Call our 24 hours, seven days a week helpline at 800.272.3900

24/7 Helpline 800.272.3900

Alzheimer’s Association Gathers Dementia Coordinators from Across the Country to Prepare for New Era of Treatment

Alzheimer’s Association Gathers Dementia Coordinators from Across the Country to Prepare for New Era of Treatment
Share or Print this page
Share or Print this page
October 3, 2023
Share or Print this page
WASHINGTON, D.C., Oct. 3, 2023 — This week, the Alzheimer’s Association is bringing together state officials for its second annual State Dementia Services Coordinator (DSC) Summit in Washington, D.C. Following this year’s historic traditional approval of an Alzheimer’s treatment that slows the progression of the disease, attendees will discuss how state governments can improve statewide coordination to better address Alzheimer’s and other dementia, implement dementia-specific policies, and improve the lives of individuals living with Alzheimer’s and other dementia in their states.

“It’s a new era of treatment for Alzheimer’s disease, and we believe the State DSC Summit can be a catalyst for change,” said Robert Egge, Alzheimer’s Association chief public policy officer and Alzheimer’s Impact Movement (AIM) executive director. “At a time when 1 in 3 seniors dies with Alzheimer’s or other dementia, this crisis requires a coordinated response across state agencies. We look forward to working with dementia services coordinators and other state policymakers to help people impacted by this devastating disease.”

Dementia services coordinators from 18 states and Washington, D.C. who have dementia as a core focus of their job responsibilities will gather to collaborate, share their experiences and discuss solutions to help the more than 6 million Americans living with Alzheimer’s and their families. The DSC Summit is part of the Alzheimer’s Association and AIM’s ongoing efforts to work with state policymakers to improve the lives of those impacted by Alzheimer’s and all other dementia.

This year’s DSC Summit will explore how state officials can successfully incorporate dementia into state health assessments and aging plans, establish dementia-dedicated funding streams in state budgets, promote early detection and diagnosis, and support dementia care management.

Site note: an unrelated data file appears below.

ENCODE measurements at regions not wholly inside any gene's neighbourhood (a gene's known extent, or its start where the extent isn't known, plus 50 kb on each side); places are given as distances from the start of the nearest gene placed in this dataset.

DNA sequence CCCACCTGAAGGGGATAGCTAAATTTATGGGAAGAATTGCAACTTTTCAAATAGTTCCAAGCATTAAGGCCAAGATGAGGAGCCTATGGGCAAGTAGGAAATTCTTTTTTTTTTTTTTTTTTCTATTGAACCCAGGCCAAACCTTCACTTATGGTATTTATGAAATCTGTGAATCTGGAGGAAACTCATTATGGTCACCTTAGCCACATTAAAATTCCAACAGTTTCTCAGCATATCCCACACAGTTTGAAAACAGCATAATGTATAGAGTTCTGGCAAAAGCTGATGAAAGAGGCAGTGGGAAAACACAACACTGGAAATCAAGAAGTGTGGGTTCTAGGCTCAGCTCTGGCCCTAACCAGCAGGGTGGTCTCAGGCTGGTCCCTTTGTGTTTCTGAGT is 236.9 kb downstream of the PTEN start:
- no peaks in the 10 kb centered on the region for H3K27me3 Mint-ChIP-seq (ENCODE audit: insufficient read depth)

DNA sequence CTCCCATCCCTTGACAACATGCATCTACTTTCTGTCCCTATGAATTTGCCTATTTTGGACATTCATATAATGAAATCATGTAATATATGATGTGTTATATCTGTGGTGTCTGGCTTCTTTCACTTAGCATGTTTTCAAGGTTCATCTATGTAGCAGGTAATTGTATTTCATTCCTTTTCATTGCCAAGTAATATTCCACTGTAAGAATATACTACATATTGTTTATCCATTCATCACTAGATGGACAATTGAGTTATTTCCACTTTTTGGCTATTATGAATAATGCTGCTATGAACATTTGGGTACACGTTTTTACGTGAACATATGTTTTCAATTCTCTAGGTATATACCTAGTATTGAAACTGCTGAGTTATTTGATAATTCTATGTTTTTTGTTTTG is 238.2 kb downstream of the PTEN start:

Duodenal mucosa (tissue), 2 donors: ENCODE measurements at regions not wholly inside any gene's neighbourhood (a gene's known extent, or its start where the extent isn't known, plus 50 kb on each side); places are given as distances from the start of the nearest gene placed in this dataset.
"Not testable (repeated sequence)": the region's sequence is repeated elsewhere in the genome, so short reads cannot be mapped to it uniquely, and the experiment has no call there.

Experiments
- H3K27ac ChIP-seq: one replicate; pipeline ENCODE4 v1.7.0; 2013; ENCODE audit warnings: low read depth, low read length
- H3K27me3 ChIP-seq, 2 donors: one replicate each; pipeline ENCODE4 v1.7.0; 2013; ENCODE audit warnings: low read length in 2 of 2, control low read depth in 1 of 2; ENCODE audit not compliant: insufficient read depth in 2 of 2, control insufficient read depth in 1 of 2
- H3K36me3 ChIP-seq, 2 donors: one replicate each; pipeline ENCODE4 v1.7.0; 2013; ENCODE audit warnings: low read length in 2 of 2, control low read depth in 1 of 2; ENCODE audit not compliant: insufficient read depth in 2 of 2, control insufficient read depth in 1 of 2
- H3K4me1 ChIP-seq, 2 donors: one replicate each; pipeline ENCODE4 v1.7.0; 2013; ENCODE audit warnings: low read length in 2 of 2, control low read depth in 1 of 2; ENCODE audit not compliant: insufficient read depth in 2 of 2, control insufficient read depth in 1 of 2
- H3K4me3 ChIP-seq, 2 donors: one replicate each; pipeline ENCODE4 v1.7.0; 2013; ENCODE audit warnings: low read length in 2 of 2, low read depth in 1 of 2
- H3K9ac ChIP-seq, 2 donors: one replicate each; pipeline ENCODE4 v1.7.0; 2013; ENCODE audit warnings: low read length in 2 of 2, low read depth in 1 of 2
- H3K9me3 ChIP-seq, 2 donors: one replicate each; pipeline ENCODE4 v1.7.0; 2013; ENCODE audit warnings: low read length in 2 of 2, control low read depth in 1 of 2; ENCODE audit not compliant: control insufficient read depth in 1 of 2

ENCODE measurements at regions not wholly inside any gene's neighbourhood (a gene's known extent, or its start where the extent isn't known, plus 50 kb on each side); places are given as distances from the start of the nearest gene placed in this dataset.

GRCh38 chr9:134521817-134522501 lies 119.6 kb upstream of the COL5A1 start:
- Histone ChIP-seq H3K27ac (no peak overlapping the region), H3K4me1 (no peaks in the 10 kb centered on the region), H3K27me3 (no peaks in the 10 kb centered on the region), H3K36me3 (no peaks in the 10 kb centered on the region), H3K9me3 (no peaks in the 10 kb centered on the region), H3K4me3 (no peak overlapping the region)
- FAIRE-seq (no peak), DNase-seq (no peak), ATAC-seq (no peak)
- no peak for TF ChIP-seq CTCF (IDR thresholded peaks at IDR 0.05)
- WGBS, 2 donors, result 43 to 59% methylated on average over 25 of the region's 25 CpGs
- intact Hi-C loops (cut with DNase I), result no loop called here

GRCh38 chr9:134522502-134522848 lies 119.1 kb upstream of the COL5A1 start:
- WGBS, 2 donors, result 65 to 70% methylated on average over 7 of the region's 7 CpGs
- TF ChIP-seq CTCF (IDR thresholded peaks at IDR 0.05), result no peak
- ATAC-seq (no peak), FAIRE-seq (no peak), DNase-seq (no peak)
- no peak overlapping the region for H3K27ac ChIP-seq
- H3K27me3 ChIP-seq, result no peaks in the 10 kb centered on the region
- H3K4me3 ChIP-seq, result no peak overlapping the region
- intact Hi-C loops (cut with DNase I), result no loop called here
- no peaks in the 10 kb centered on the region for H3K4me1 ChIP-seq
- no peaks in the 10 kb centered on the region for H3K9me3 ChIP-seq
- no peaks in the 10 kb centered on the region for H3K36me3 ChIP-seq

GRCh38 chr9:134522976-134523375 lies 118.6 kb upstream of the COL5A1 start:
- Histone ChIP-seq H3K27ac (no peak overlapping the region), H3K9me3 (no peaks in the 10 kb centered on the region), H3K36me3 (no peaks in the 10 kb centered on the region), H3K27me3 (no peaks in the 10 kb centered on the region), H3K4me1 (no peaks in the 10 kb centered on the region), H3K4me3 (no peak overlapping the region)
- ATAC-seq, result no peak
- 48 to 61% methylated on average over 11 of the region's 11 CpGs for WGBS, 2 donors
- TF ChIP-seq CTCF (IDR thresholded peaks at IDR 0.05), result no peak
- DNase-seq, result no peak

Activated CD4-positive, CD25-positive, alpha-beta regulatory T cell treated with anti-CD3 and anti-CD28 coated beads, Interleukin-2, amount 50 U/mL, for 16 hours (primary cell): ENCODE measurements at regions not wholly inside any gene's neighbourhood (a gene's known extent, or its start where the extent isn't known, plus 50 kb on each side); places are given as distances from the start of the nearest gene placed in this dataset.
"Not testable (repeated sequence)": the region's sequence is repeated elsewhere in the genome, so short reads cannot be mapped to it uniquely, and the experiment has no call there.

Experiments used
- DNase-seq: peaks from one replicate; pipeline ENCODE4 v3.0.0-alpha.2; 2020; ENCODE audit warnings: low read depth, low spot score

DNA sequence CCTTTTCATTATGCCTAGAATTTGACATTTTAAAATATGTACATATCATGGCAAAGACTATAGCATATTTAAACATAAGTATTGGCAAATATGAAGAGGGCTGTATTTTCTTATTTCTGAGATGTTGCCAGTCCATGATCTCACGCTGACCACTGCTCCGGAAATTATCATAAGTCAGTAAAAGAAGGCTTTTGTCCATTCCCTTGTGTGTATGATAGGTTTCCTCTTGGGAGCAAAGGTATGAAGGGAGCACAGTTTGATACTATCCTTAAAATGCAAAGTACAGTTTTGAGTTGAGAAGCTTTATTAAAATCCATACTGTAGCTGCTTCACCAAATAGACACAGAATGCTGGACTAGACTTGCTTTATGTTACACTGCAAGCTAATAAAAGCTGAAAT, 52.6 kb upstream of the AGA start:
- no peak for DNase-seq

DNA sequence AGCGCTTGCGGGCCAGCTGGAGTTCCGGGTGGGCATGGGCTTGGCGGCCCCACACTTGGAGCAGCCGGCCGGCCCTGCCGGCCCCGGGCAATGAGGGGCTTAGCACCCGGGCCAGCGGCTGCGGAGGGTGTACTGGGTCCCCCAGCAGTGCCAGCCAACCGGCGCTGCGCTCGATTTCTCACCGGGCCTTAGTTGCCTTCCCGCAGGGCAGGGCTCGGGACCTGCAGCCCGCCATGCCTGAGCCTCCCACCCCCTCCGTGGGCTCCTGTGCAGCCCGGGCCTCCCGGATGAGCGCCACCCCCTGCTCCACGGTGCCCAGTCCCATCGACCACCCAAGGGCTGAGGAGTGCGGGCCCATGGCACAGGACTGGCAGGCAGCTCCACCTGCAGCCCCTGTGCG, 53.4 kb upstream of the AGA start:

“DSCs at state departments of health, aging and human services are often faced with an increasing list of challenges to solve and a decreasing amount of resources to get the job done, but they are essential to addressing the Alzheimer’s and dementia public health crisis,” said Jennifer Rosen, senior director, state affairs, Alzheimer’s Association and AIM. “The DSC Summit will support dementia services coordinators by highlighting challenges and proven solutions for addressing the needs of the Alzheimer’s and dementia community.”

In 2023, Alzheimer’s and other dementias will cost the nation $345 billion. By 2050, these costs could rise to nearly $1 trillion. The Alzheimer’s Association and AIM will continue to work with state policymakers to effectively implement policies to reduce the long-term impact of the disease on state budgets, while providing care and support to those living with the disease and their loved ones.

About the Alzheimer's Association

The Alzheimer’s Association is a worldwide voluntary health organization dedicated to Alzheimer’s care, support and research. Our mission is to lead the way to end Alzheimer's and all other dementia — by accelerating global research, driving risk reduction and early detection, and maximizing quality care and support. Our vision is a world without Alzheimer's and all other dementia®. Visit or call 800.272.3900.

Alzheimer’s Impact Movement

The Alzheimer's Impact Movement (AIM) is a separately incorporated advocacy affiliate of the Alzheimer's Association. AIM works to develop and advance policies to overcome Alzheimer's disease through increased investment in research, enhanced care and improved support. For more information, visit

Keep Up With Alzheimer’s News and Events